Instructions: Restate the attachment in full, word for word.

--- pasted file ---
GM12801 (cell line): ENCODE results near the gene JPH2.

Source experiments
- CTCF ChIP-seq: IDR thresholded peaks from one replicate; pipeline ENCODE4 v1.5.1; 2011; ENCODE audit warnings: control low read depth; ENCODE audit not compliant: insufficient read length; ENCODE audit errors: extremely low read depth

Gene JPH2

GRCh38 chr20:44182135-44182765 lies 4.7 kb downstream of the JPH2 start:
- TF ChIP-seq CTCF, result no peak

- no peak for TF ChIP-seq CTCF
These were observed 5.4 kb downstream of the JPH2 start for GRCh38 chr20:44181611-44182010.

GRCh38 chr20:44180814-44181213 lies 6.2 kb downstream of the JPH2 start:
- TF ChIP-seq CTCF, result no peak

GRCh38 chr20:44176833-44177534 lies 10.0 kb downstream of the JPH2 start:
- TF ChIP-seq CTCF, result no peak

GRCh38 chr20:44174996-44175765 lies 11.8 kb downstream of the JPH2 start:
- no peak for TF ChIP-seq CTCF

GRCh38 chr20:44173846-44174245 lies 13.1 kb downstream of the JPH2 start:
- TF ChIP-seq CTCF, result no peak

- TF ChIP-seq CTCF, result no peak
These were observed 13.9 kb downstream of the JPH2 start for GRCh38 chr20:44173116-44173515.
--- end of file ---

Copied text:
GM12801 (cell line): ENCODE results near the gene JPH2.

Source experiments
- CTCF ChIP-seq: IDR thresholded peaks from one replicate; pipeline ENCODE4 v1.5.1; 2011; ENCODE audit warnings: control low read depth; ENCODE audit not compliant: insufficient read length; ENCODE audit errors: extremely low read depth

Gene JPH2

GRCh38 chr20:44182135-44182765 lies 4.7 kb downstream of the JPH2 start:
- TF ChIP-seq CTCF, result no peak

- no peak for TF ChIP-seq CTCF
These were observed 5.4 kb downstream of the JPH2 start for GRCh38 chr20:44181611-44182010.

GRCh38 chr20:44180814-44181213 lies 6.2 kb downstream of the JPH2 start:
- TF ChIP-seq CTCF, result no peak

GRCh38 chr20:44176833-44177534 lies 10.0 kb downstream of the JPH2 start:
- TF ChIP-seq CTCF, result no peak

GRCh38 chr20:44174996-44175765 lies 11.8 kb downstream of the JPH2 start:
- no peak for TF ChIP-seq CTCF

GRCh38 chr20:44173846-44174245 lies 13.1 kb downstream of the JPH2 start:
- TF ChIP-seq CTCF, result no peak

- TF ChIP-seq CTCF, result no peak
These were observed 13.9 kb downstream of the JPH2 start for GRCh38 chr20:44173116-44173515.